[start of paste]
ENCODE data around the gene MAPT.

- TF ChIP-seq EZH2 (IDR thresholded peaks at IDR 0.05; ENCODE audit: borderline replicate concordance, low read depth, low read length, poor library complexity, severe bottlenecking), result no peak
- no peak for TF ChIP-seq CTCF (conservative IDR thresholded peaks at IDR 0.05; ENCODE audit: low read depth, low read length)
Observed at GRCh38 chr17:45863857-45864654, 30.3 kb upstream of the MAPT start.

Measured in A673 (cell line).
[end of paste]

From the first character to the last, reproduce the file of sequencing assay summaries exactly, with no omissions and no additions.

ENCODE data around the gene MAPT.

- TF ChIP-seq EZH2 (IDR thresholded peaks at IDR 0.05; ENCODE audit: borderline replicate concordance, low read depth, low read length, poor library complexity, severe bottlenecking), result no peak
- no peak for TF ChIP-seq CTCF (conservative IDR thresholded peaks at IDR 0.05; ENCODE audit: low read depth, low read length)
Observed at GRCh38 chr17:45863857-45864654, 30.3 kb upstream of the MAPT start.

Measured in A673 (cell line).